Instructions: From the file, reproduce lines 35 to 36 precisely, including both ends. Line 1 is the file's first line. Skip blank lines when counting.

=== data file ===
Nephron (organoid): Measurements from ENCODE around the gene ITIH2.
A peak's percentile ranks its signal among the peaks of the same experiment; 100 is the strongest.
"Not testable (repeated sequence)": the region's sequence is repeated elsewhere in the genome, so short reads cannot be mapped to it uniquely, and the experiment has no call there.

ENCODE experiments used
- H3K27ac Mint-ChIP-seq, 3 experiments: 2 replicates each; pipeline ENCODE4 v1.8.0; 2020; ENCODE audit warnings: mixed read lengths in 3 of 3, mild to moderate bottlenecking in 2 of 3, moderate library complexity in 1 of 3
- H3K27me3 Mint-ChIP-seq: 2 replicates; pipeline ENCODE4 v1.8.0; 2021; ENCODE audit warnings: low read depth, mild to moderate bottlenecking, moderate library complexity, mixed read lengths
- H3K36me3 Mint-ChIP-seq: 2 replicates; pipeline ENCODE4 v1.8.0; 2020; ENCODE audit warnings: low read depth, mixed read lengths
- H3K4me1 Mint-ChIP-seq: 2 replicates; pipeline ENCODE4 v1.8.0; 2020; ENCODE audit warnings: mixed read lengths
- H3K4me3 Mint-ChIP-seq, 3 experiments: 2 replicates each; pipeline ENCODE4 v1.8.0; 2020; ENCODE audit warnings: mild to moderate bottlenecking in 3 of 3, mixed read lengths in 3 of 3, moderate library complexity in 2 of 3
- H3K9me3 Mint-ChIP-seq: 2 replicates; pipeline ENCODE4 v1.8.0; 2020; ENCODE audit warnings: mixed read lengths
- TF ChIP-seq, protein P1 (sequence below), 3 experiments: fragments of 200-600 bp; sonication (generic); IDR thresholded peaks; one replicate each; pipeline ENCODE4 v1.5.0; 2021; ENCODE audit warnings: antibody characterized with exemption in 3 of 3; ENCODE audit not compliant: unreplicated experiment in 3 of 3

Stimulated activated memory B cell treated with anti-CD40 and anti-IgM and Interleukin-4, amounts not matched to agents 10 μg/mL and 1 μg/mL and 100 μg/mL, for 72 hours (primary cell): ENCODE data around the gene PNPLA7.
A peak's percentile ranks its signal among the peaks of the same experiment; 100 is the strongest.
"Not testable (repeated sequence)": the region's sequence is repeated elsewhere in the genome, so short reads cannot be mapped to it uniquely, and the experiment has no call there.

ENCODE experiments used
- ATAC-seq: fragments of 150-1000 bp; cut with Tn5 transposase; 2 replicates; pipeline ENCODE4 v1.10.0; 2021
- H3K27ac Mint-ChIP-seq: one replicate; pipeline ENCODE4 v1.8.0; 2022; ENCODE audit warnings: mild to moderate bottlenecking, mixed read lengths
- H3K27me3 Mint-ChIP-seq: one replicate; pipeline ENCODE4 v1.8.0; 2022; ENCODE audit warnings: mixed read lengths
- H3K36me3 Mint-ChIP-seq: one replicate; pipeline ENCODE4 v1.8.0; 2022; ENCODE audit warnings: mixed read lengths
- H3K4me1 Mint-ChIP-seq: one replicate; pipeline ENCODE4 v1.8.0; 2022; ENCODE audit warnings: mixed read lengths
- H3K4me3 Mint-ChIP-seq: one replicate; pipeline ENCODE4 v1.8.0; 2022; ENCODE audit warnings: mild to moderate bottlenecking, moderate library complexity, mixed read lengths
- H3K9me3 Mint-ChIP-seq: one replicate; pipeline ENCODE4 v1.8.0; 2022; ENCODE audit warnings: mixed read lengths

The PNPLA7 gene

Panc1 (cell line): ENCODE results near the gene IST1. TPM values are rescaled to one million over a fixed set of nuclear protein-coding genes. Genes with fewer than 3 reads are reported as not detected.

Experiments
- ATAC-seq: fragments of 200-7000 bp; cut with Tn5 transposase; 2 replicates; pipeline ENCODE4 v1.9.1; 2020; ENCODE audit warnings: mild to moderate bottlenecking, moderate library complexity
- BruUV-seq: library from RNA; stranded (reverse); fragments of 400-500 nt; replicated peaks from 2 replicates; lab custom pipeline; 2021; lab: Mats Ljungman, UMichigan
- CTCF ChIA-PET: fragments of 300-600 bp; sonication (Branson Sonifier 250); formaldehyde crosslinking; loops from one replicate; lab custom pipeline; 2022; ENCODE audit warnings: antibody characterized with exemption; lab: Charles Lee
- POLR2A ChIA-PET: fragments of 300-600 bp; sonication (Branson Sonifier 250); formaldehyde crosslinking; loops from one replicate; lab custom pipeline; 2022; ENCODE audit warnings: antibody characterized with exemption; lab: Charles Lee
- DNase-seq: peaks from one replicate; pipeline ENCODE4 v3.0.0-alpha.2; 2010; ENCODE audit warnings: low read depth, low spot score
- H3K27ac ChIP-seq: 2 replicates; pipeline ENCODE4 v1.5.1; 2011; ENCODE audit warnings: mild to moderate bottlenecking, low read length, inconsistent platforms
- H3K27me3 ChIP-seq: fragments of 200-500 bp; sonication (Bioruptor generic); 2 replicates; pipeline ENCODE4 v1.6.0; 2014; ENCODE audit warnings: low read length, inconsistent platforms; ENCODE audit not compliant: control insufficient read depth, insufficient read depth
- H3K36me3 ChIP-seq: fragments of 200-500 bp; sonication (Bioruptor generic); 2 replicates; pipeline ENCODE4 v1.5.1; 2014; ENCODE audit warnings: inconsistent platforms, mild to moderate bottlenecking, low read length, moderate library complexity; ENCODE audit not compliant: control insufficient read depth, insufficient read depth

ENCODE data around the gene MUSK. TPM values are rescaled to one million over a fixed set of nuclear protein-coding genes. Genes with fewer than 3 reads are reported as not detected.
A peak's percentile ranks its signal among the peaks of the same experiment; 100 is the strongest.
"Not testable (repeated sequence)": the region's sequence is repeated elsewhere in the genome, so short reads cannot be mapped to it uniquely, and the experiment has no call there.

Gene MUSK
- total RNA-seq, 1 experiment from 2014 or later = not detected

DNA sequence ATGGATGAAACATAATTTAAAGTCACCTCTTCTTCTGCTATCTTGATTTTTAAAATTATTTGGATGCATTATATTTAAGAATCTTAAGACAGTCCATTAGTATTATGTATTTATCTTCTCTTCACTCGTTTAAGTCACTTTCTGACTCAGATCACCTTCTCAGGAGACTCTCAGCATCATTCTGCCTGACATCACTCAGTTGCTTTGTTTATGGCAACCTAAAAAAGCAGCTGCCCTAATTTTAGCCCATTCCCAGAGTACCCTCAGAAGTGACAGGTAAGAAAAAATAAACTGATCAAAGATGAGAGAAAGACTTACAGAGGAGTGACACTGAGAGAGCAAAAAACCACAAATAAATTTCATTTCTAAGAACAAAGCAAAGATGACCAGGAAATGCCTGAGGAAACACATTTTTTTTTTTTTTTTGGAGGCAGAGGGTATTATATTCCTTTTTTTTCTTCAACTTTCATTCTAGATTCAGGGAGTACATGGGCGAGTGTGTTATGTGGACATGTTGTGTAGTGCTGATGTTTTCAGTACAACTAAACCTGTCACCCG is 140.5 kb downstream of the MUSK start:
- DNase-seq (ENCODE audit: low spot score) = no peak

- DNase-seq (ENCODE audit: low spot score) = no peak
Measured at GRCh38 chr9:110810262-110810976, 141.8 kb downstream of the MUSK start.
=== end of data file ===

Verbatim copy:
A peak's percentile ranks its signal among the peaks of the same experiment; 100 is the strongest.
"Not testable (repeated sequence)": the region's sequence is repeated elsewhere in the genome, so short reads cannot be mapped to it uniquely, and the experiment has no call there.